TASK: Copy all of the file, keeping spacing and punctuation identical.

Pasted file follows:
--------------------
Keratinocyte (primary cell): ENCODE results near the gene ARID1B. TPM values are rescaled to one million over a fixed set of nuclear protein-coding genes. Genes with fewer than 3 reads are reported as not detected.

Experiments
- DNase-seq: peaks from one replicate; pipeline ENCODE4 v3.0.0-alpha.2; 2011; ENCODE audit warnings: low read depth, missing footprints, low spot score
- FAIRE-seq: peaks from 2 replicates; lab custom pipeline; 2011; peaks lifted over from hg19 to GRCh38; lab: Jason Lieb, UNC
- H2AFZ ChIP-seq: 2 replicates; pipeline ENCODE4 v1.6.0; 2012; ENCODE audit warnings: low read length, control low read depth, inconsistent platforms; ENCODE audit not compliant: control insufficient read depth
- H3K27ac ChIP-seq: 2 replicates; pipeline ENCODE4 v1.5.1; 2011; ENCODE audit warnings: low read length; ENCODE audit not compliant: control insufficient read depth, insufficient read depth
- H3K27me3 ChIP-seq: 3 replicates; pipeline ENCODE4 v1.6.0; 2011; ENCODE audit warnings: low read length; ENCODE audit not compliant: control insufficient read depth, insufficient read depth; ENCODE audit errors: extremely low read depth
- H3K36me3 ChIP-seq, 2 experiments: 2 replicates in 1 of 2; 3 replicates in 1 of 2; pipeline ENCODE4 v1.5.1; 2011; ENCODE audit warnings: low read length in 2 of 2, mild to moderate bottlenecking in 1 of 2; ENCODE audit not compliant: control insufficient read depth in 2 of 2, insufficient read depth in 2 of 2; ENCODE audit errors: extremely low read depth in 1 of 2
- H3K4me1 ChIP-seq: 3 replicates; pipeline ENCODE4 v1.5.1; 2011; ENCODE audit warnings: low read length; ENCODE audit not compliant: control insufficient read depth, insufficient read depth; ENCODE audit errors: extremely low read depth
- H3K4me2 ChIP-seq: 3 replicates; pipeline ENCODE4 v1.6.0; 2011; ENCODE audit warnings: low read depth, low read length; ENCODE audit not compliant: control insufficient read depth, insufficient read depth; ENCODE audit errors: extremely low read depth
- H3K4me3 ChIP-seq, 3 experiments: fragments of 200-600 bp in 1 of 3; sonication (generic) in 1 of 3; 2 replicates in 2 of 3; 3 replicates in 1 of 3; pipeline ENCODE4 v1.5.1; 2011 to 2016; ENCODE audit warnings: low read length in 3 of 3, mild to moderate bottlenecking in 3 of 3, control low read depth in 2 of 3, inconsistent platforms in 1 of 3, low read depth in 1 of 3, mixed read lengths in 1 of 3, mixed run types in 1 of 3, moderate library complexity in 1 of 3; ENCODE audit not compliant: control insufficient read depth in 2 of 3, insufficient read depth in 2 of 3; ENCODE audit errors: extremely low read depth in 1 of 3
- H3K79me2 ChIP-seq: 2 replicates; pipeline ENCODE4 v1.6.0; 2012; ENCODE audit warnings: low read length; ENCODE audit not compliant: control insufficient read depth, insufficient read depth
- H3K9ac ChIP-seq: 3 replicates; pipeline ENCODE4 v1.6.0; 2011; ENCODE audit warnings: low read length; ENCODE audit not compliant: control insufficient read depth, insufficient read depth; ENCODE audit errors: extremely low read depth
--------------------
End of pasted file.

Keratinocyte (primary cell): ENCODE results near the gene ARID1B. TPM values are rescaled to one million over a fixed set of nuclear protein-coding genes. Genes with fewer than 3 reads are reported as not detected.

Experiments
- DNase-seq: peaks from one replicate; pipeline ENCODE4 v3.0.0-alpha.2; 2011; ENCODE audit warnings: low read depth, missing footprints, low spot score
- FAIRE-seq: peaks from 2 replicates; lab custom pipeline; 2011; peaks lifted over from hg19 to GRCh38; lab: Jason Lieb, UNC
- H2AFZ ChIP-seq: 2 replicates; pipeline ENCODE4 v1.6.0; 2012; ENCODE audit warnings: low read length, control low read depth, inconsistent platforms; ENCODE audit not compliant: control insufficient read depth
- H3K27ac ChIP-seq: 2 replicates; pipeline ENCODE4 v1.5.1; 2011; ENCODE audit warnings: low read length; ENCODE audit not compliant: control insufficient read depth, insufficient read depth
- H3K27me3 ChIP-seq: 3 replicates; pipeline ENCODE4 v1.6.0; 2011; ENCODE audit warnings: low read length; ENCODE audit not compliant: control insufficient read depth, insufficient read depth; ENCODE audit errors: extremely low read depth
- H3K36me3 ChIP-seq, 2 experiments: 2 replicates in 1 of 2; 3 replicates in 1 of 2; pipeline ENCODE4 v1.5.1; 2011; ENCODE audit warnings: low read length in 2 of 2, mild to moderate bottlenecking in 1 of 2; ENCODE audit not compliant: control insufficient read depth in 2 of 2, insufficient read depth in 2 of 2; ENCODE audit errors: extremely low read depth in 1 of 2
- H3K4me1 ChIP-seq: 3 replicates; pipeline ENCODE4 v1.5.1; 2011; ENCODE audit warnings: low read length; ENCODE audit not compliant: control insufficient read depth, insufficient read depth; ENCODE audit errors: extremely low read depth
- H3K4me2 ChIP-seq: 3 replicates; pipeline ENCODE4 v1.6.0; 2011; ENCODE audit warnings: low read depth, low read length; ENCODE audit not compliant: control insufficient read depth, insufficient read depth; ENCODE audit errors: extremely low read depth
- H3K4me3 ChIP-seq, 3 experiments: fragments of 200-600 bp in 1 of 3; sonication (generic) in 1 of 3; 2 replicates in 2 of 3; 3 replicates in 1 of 3; pipeline ENCODE4 v1.5.1; 2011 to 2016; ENCODE audit warnings: low read length in 3 of 3, mild to moderate bottlenecking in 3 of 3, control low read depth in 2 of 3, inconsistent platforms in 1 of 3, low read depth in 1 of 3, mixed read lengths in 1 of 3, mixed run types in 1 of 3, moderate library complexity in 1 of 3; ENCODE audit not compliant: control insufficient read depth in 2 of 3, insufficient read depth in 2 of 3; ENCODE audit errors: extremely low read depth in 1 of 3
- H3K79me2 ChIP-seq: 2 replicates; pipeline ENCODE4 v1.6.0; 2012; ENCODE audit warnings: low read length; ENCODE audit not compliant: control insufficient read depth, insufficient read depth
- H3K9ac ChIP-seq: 3 replicates; pipeline ENCODE4 v1.6.0; 2011; ENCODE audit warnings: low read length; ENCODE audit not compliant: control insufficient read depth, insufficient read depth; ENCODE audit errors: extremely low read depth